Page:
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Advanced Prostate Cancer and Its Treatment

(revised December 2001)

This sheet has been developed to provide you with general information on the different treatments available at UCSF for advanced prostate cancer. We define "advanced" prostate cancer as prostate cancer that requires additional therapy beyond surgery and/or radiation. The treatment options available to you will depend on what kind of treatment you have already had and what your current condition is.

Many of the following treatments are options for patients with metastatic prostate cancer. The term "metastatic" means that the prostate cancer has metastasized or spread outside of the prostate to a distant site, such as bone or lymph nodes. Patients who have no evidence of disease at distant sites but whose PSA (prostate specific antigen: a blood test which usually is increased with active prostate cancer) is rising may also be candidates for some of the treatments described.

I. Hormonal Therapy for Prostate Cancer

For patients with metastatic disease, for some patients who choose to not have radiation or surgery, and for some patients with a climbing PSA after radiation or surgery, hormone therapy is frequently the first treatment offered. The reason is that the male hormone testosterone causes the growth of prostate cancer. Testosterone is mostly produced by the testicles, and a smaller supply comes from the adrenal glands.

There are two treatments that reduce the supply of testosterone from the testicles to the prostate tumor. One method is an orchiectomy. This is the surgical removal of the testicles. The other approach is a monthly injection of Lupron or Zoladex, medications which stop the production of testosterone. Both Lupron and Zoladex are also available in a 3 or 4-month preparation. The side effects of both the orchiectomy and Lupron/Zoladex are hot flashes, and, in virtually all patients, low sexual desire and impotence (inability to have an erection). There can be muscle loss, weight gain, anemia (a lowering of the red blood cells which can contribute to fatigue), and in some patients on long-term therapy, osteoporosis or thinning of the bone. There are some medications that may help decrease hot flashes. Medications exist to treat anemia and osteoporosis. The impact that hormone treatments have on an individual's sex life is equally as important as other side effects, and we hope to provide an open, supportive environment for you to discuss this if you wish. There is also a very helpful booklet provided by the American Cancer Society called Sexuality and Cancer: For the Man Who Has Cancer, and His Partner. We have copies of this booklet available upon request. There are also resources within the University to discuss treatments for impotence.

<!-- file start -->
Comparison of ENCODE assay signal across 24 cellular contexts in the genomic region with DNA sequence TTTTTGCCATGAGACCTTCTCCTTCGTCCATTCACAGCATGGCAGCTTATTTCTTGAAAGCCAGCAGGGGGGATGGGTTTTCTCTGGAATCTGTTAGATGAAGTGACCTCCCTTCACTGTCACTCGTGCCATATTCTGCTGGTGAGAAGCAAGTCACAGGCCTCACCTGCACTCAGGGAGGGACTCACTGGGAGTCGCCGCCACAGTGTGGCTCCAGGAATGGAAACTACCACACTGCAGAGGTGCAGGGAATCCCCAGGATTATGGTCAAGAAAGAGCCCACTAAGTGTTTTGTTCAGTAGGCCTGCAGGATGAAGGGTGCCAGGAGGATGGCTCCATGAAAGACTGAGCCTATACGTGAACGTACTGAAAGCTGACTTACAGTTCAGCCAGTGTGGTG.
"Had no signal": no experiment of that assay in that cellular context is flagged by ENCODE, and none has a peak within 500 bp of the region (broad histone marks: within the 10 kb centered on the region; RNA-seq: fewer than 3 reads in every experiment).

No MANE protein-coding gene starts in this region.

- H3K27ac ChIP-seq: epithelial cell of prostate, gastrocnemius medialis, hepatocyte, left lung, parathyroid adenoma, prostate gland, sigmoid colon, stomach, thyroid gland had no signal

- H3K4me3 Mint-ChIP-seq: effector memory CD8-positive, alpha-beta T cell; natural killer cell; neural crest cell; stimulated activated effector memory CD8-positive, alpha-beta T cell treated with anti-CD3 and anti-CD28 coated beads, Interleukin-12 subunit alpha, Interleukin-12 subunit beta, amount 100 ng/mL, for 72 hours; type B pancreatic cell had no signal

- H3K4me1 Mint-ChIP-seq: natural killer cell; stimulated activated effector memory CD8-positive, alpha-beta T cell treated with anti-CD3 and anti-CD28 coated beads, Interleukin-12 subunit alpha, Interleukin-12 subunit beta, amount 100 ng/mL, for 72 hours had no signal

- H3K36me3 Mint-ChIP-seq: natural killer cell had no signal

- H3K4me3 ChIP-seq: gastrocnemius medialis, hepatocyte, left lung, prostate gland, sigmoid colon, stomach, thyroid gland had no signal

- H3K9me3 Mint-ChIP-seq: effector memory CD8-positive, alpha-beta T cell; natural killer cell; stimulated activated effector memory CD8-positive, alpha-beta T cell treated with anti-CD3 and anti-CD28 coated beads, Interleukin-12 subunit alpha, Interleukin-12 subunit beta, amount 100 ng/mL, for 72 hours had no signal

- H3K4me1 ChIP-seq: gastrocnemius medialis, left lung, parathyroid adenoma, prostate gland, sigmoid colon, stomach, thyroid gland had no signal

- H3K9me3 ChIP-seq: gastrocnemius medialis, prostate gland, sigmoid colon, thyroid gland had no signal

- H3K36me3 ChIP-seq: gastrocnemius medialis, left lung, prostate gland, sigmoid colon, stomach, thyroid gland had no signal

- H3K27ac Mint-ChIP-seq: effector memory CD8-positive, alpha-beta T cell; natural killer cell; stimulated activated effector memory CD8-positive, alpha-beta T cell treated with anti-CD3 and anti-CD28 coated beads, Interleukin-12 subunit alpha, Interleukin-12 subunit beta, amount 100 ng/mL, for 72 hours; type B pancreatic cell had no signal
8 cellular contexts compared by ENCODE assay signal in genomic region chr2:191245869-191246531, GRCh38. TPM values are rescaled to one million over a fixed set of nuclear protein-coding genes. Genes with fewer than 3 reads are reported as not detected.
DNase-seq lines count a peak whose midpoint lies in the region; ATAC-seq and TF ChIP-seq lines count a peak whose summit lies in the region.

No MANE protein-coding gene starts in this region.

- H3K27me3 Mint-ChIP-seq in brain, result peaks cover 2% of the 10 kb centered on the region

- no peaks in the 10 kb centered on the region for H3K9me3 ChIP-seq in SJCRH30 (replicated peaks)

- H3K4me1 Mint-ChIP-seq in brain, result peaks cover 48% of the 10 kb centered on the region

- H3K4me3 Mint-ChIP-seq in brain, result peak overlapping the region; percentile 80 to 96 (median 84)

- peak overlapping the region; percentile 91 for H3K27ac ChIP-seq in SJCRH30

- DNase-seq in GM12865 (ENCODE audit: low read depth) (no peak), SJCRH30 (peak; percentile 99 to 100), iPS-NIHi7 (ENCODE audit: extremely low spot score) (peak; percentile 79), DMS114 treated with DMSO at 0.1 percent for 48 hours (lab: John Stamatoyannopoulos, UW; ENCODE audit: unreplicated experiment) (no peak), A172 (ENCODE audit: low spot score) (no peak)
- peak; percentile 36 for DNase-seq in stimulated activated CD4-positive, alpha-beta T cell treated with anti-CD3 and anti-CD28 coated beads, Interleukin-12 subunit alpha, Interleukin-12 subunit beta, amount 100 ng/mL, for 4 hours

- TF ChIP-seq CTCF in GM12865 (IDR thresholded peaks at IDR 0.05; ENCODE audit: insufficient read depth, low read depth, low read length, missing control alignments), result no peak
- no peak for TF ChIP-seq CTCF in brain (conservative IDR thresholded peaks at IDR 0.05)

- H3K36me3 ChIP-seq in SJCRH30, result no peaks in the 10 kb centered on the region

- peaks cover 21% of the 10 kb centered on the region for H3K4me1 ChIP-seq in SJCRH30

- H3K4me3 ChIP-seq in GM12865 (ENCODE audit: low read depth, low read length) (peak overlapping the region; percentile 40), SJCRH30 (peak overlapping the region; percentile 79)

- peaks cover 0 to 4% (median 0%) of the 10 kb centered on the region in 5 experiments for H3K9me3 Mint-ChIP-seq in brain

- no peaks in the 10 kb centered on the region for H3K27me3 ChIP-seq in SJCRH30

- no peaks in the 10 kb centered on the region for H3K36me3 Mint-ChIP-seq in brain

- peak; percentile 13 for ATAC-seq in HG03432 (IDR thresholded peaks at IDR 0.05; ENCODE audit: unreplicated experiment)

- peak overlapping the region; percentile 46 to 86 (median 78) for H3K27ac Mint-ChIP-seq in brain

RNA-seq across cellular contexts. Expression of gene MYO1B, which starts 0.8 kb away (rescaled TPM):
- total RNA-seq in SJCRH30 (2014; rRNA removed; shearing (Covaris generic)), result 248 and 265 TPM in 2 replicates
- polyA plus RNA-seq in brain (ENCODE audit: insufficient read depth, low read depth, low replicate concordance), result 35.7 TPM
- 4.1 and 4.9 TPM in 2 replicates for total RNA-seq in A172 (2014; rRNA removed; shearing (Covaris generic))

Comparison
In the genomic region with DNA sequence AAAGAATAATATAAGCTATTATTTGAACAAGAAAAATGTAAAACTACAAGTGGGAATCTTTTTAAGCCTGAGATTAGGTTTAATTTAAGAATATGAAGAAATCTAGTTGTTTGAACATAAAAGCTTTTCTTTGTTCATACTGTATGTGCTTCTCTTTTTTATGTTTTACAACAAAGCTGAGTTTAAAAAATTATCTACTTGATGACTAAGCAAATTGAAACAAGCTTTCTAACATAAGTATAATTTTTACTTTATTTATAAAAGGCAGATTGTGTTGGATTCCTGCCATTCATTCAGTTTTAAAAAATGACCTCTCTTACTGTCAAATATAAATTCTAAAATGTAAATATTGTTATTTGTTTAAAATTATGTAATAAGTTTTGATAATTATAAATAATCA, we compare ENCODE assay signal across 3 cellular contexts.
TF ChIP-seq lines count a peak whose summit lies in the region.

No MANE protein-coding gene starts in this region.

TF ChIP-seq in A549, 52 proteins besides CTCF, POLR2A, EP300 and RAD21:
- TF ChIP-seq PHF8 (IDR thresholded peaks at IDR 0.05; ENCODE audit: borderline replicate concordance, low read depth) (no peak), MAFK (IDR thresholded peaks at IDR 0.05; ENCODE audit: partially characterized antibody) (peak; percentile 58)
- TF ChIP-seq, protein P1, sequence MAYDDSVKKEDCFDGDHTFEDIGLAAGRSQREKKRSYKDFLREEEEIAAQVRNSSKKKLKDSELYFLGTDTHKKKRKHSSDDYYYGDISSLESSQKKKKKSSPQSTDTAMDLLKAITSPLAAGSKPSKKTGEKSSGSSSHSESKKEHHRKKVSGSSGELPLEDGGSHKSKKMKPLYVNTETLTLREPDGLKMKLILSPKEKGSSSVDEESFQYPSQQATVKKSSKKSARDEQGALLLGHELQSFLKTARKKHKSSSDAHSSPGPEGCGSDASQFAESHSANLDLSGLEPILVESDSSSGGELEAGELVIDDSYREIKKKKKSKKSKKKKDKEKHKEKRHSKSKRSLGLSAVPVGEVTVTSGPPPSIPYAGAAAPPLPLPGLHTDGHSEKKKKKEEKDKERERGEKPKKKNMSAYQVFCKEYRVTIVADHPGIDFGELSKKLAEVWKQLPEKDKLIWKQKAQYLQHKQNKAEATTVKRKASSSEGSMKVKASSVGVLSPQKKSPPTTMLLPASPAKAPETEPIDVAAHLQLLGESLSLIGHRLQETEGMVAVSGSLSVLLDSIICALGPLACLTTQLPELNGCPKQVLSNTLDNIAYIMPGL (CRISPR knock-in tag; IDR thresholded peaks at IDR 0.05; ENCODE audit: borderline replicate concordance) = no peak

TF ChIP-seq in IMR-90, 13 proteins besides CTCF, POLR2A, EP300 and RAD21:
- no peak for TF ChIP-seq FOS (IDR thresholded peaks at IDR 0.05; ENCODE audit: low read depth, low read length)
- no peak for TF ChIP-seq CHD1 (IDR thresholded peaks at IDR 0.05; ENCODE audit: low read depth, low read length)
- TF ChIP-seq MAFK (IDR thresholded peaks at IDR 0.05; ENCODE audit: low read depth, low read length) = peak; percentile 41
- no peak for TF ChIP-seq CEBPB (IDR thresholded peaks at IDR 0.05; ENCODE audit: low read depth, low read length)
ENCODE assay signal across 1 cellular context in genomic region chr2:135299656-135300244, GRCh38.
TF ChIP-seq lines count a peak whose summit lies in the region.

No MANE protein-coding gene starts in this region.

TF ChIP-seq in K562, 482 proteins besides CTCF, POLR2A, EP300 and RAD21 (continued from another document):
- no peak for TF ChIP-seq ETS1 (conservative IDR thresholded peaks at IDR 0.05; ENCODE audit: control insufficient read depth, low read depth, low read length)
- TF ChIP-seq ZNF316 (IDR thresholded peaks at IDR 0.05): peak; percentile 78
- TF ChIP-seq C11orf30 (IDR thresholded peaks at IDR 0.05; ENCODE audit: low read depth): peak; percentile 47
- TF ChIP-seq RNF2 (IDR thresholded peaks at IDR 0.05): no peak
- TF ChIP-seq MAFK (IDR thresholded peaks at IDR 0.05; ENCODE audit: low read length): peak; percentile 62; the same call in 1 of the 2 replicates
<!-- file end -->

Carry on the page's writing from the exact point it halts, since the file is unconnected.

In addition to the injections or surgery, you may also be started on an oral medication called flutamide (Eulexin) or bicalutamide (Casodex), which will block the uptake of testosterone by the tumor cells, regardless of where it was produced (testicles or adrenal glands). While debate remains, many physicians who treat prostate cancer feel that these two drugs are equivalent. A third pill called nilutamide (Nilandron) is on the market, although we tend not to use it because of potential side effects.

The side effects from Eulexin may include mild stomach distress, such as diarrhea. Eulexin, Casodex and Nilandron can make blood tests that measure liver function (liver enzymes) abnormally high, and, on rare occasions, the drug may need to be stopped because of this. The liver enzymes return to normal (in the vast majority of patients) once the drug is discontinued. Because of this, we recommend checking blood tests that measure the liver enzymes one month after starting Eulexin, Casodex or Nilandron, and then once every 3 months. Diarrhea and abnormalities in liver enzymes occur in less than 5-10% of patients.

While most patients stay on these drugs indefinitely, some patients are treated with "intermittent" therapy. This involves taking Lupron or Zoladex plus Eulexin, Nilandron or Casodex until the PSA falls to its lowest point and for a total of 9 to 12 months. The drugs are then stopped, with careful PSA monitoring (usually once every 1 or 2 months). When the PSA starts to climb and reaches about half of the previous highest PSA level, the drugs are started again until the PSA again falls, and so on. This is an unproven approach, but its benefits include being off hormone therapy for up to 12 months at a stretch, and possibly prolonging the time to when the cancer becomes resistant to hormones.